Turning wood is a fun hobby to have, and it allows you to create some amazing works of art in your wood furniture. Before you start turning your wood, though, you need to dry out your wood to make the turning process easier, but how dry should your wood be before turning?
Before you turn your wood, you need to dry it out well. If you use a kiln to dry your wood, you should dry it to 8% moisture content before turning. If you are air-drying your wood, you can dry it to between 10 and 18% moisture content before you begin turning the wood.
What are a few techniques you can use to help your wood dry faster? Why does the wood need to be dry before you can turn it in the first place? Let’s find out!
How Dry Should Wood Be Before Turning?
Turning wood is an age-old woodworking technique used to make various furniture. Tuning wood allows you to decorate the wood with fine details that make the piece of furniture more unique.
However, before turning the wood, you need to allow the wood to dry out first, as tuning wet wood can lead to some problems. But how dry should your wood be before you start turning it?
When you calculate the dryness level that the wood needs to be before you turn it, you need to account for the approximate humidity level the end workpiece will be exposed to before it is treated.
This is because the wood can soak up moisture from the air if kept in a location with high humidity. This can affect the length of time it takes to dry the wood in the first place.
For this reason, many people choose to dry their wood in a kiln as they have more control over the moisture the wood comes into contact with while drying.
Kiln drying your wood allows you to dry the wood out more, so when exposed to high humidity and absorbs some moisture, it still has an acceptable moisture content for turning. This can be a bit trickier when you are air-drying your wood.
When you are drying wood, you need to ensure you have a moisture meter to accurately determine the moisture content (MC) in the wood. With kiln drying, you should dry your wood out to 8% MC, while when air drying your wood, you should get the MC down to between 18% to 10%.
When you text your wood and get these moisture content readings based on how you are drying your wood, your wood is ready to be turned.
How To Help Wood Dry Faster Before Turning
Drying wood can be a long process, and this can become frustrating for some who have been waiting for and while and want to start turning already. Thankfully, you can utilize a few methods to help you dry your wood faster.
Firstly, dry your wood indoors if possible. This will help protect the wood from anything that could cause possible moisture to increase in the wood, like rain. If you cannot dry your wood indoors, try to keep your wood in a dry, sunny, and windy location to help keep the drying process going.
If you can dry your wood indoors, then another thing you can do to speed up the drying process is to use a dehumidifier and a fan in the room you are drying the wood in. this will make the room dry and help expel the moisture from the wood.
If you are working with a small piece of wood, you can also use the microwave drying method. However, this should be performed with caution, as if you leave the wood in the microwave for too long, you can scorch the wood. You can microwave the wood in 3-minute intervals and keep checking it until you get the desired dryness.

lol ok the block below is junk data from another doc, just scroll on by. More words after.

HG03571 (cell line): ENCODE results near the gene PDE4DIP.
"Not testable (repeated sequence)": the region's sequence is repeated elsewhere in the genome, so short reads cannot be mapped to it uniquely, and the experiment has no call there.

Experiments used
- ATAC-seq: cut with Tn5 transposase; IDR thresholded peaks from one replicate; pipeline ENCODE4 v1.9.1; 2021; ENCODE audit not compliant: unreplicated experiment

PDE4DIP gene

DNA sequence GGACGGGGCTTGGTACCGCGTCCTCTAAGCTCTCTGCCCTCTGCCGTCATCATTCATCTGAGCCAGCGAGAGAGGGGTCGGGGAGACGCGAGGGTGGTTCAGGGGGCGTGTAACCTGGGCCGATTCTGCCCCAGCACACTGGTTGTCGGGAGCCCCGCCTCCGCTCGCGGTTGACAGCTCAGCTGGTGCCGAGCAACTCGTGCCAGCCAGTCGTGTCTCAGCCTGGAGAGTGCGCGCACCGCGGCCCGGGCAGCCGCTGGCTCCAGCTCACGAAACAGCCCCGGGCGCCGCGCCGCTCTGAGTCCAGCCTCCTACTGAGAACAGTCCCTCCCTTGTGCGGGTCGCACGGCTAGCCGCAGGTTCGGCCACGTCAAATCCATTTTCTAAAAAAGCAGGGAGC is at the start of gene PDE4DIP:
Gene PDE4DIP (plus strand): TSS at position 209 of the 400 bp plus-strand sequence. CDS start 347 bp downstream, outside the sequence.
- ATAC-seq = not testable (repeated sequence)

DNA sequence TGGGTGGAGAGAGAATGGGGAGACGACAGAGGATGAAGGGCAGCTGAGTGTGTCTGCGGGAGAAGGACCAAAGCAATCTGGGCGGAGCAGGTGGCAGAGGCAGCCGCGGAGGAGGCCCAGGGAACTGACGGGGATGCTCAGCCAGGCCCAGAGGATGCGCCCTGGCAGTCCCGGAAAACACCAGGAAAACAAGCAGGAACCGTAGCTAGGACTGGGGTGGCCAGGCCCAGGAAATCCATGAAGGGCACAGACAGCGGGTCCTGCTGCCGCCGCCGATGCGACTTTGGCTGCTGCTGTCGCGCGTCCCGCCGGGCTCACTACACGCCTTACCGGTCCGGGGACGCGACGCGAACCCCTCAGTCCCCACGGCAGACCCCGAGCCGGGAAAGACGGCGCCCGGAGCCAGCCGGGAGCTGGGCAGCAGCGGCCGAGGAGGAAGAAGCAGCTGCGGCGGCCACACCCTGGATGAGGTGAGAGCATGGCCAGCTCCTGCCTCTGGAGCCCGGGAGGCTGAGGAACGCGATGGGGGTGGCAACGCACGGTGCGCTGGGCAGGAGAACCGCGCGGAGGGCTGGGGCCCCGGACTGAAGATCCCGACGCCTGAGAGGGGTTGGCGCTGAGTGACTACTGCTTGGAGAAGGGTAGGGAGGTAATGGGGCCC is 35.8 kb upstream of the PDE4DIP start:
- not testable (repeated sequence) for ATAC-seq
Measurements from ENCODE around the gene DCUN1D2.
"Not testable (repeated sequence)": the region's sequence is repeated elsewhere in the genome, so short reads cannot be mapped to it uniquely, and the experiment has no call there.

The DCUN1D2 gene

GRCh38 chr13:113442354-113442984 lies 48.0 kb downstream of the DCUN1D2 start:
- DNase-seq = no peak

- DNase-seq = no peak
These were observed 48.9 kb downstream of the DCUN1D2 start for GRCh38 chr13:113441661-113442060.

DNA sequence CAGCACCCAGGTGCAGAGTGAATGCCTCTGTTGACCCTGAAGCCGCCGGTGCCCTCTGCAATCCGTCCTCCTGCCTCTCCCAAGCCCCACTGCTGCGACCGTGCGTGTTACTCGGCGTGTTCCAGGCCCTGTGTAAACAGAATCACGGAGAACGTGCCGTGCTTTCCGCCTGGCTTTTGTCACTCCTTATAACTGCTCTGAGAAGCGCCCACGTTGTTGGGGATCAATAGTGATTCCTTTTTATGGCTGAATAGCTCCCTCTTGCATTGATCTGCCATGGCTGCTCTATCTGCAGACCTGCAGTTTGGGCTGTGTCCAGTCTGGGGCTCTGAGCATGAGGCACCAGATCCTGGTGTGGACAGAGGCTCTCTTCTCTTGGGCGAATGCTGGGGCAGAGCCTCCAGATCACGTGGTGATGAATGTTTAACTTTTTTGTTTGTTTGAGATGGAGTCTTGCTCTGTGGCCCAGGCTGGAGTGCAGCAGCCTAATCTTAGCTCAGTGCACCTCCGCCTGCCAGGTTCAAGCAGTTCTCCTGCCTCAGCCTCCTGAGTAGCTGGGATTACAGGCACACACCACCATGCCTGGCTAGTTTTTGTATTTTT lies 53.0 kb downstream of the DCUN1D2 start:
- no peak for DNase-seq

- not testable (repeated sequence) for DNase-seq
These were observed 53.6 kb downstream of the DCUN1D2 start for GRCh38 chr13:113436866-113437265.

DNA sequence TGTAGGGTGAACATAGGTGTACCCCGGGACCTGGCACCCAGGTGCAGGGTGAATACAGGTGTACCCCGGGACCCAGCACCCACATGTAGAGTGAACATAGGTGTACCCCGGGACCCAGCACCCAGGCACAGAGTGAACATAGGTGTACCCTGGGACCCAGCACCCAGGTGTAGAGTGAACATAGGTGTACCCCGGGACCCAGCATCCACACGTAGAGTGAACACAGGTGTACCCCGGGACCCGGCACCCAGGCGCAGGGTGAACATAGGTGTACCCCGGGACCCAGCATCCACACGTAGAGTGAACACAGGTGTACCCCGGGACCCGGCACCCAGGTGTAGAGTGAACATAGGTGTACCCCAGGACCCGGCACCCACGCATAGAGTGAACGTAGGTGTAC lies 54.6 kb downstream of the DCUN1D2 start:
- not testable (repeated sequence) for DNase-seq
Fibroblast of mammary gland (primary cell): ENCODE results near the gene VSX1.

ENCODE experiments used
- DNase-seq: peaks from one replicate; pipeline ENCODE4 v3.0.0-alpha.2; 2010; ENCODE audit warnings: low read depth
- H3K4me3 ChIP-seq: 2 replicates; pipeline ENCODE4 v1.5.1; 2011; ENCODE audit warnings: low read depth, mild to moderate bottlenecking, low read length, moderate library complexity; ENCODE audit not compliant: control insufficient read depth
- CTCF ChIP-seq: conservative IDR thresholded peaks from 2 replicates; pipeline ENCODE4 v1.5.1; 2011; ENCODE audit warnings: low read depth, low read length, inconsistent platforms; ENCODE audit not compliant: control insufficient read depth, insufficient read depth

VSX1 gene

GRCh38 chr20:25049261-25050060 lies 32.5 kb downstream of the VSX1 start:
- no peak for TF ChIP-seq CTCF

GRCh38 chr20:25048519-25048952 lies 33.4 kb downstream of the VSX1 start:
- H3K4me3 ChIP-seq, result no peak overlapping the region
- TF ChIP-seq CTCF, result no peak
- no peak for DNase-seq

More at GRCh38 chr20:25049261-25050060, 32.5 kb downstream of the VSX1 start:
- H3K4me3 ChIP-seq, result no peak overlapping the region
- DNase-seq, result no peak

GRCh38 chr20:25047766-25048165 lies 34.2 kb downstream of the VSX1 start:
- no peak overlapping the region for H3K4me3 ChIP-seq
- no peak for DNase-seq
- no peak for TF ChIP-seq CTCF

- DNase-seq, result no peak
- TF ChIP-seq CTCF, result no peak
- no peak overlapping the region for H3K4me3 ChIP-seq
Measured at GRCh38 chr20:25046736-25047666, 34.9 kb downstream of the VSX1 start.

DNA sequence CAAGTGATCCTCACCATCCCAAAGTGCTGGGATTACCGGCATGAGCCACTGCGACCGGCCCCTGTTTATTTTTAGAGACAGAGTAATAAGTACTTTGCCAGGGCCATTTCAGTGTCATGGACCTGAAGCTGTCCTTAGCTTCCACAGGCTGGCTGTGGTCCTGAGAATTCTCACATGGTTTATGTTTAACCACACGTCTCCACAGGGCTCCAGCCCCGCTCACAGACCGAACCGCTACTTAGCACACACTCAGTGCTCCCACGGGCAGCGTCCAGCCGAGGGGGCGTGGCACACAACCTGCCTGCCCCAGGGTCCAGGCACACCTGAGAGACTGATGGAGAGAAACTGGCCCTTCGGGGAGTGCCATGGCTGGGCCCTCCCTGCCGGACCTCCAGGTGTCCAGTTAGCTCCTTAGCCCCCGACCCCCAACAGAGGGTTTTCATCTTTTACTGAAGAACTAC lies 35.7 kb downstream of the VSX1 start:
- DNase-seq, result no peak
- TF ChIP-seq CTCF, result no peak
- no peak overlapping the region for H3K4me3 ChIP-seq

Why Wood Needs To Be Dry For Turning
If you are new to turning wood, you might be wondering why the wood needs to be dry before you begin working with it. There are several reasons for this, and drying the wood can save you so much time and possible disappointment when making your wood designs.
Let’s go through the main reasons why wood should be dry before you start turning it, so you better understand the whole process.
Wet Wood Causes Tool Wear
Turning wet wood can start to damage your tools and put you in danger. When you turn wet wood, the wet sawdust and shavings from the wood can catch on the blades and other moving parts of your tools.
This will cause your tools to stop working correctly as it gums up the inside of the machinery, which can lead to malfunctions that could possibly put you in harm’s way. The wet wood can also promote rusting on the metal tools you use, which will decrease their lifespans.
Turning wood with high moisture content can also lead to the wood catching more and having more kickbacks, making it harder to work with.
Lowers The Risk Of Damaging The Wood When Turning
When you turn wood that still has a high moisture content, there is a higher chance that the wood will be damaged in the process, and you will need to start your piece from scratch again. The reason behind this is that the moisture in the wood softens the wood fibers.
This means the wood fibers are more prone to tearing or ripping when working with the wood. When the moisture in the wood is high, something as simple as sanding the wood can make the surface of the wood to tear instead of smoothing it out. So, wood that is still wet is extremely difficult to work with.
Wet Wood Causes Adhesive Problems
When you turn separate sections of wood to make one finished piece, and you are using wet wood, the adhesive you use to glue the joints together will probably not take well, and the final piece will fall apart.
Even if you get the joints to stick together by using an adhesive that can handle wet items when the wood eventually dries over time, the wood will shrink, putting pressure on the glued joints. This could cause the wood to break at the joints.
Drying wood is an essential process that needs to take place before you even try turning the wood. The wood should be dried to the point where it has a moisture content between at least 8% and 18% before you begin turning it. This will help make the wood easier to work with and help the end product look great. Good luck drying and turning your wood!